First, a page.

Author Archives: Christian Huitema

About Christian Huitema

I have been developing Internet protocols and applications for about 30 years. I love to see how the Internet has grown and the applications it enabled. Let's keep it open!

Cracking the SNI encryption nut

Back in May and June this year, I was reviewing the state of SNI encryption. I found in reviewing the archives of the TLS mailing list. I collected the list of attacks that demonstrated holes in previous proposals, and documented … Continue reading

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Newspapers, subscriptions, and privacy

Quite often now, when I click on a link to a news article, I am greeted by a message explaining that I will not be able to see it. In some cases, the news site asks me to please turn … Continue reading

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Privacy’s Reductio Ad Absurdum

For Internet Privacy advocates like me, the recent vote by Congress to authorize ISP to sell customer information is disheartening. But it is also a proof that the current attacks on privacy in the Internet are not sustainable, a “reduction … Continue reading

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Two wins for Internet Privacy on the same day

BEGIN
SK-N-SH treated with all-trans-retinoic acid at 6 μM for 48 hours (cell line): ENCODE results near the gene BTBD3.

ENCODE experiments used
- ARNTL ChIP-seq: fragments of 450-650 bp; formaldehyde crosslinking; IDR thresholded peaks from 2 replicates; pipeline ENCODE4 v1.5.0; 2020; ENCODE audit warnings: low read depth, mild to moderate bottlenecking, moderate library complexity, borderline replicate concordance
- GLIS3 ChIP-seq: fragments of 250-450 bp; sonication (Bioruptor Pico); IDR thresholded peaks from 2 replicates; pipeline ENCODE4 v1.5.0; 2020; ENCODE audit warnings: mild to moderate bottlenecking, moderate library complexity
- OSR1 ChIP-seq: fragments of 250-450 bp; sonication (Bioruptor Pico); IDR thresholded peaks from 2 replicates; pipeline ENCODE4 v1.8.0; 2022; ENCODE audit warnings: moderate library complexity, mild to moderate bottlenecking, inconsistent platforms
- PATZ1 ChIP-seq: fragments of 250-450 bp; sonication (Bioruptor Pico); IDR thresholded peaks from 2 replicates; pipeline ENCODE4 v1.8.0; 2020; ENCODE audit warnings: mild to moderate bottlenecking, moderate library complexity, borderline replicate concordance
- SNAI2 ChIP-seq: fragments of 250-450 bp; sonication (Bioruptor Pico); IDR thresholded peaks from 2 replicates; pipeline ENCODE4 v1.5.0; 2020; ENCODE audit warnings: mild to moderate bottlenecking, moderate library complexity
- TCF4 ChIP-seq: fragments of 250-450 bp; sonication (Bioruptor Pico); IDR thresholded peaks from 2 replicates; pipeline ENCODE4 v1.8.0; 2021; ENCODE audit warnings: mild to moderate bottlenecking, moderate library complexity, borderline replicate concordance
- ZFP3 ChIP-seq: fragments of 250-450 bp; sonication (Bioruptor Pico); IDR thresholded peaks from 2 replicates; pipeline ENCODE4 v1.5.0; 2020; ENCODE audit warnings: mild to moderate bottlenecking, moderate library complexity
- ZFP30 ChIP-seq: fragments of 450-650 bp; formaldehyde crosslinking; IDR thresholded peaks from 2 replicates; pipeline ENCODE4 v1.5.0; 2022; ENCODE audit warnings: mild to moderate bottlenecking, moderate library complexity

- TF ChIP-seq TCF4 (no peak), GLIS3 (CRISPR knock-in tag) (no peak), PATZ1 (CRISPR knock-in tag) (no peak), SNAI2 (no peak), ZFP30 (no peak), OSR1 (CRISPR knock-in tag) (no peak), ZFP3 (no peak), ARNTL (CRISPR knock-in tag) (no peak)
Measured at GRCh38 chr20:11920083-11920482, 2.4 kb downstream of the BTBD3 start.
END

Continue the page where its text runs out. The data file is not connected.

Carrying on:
Today, the 17th of May 2016, the IETF Editor published RFC 7844, an Anonymity Profile for DHCPv4 and DHCPv6 clients, and RFC 7858, transmission of DNS requests over TLS. These two RFC can close two important avenues for leaking metadata … Continue reading

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MAC Address Randomization in Windows 10

As you may know, I care a lot about Internet privacy. The main tool for privacy is encryption, hiding your communications from potential spies. But that’s not enough. We also need to deal with web privacy, the tracking of your … Continue reading

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The Quest for Internet Privacy

Two years have passed since the Snowden revelations, and almost two years since the IETF meeting in Vancouver. There was a palpable sense of urgency in the meeting, with more than a few hints of anger, as you can see … Continue reading

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Hiding a Wi-Fi network is worse than Security Theater

Last month, I spent a lot of time looking at Wi-Fi protocols, and in particular at the privacy implications of Wi-Fi on mobile devices. The main privacy issue with Wi-Fi the use of “worldwide unique” MAC addresses, which enable really … Continue reading

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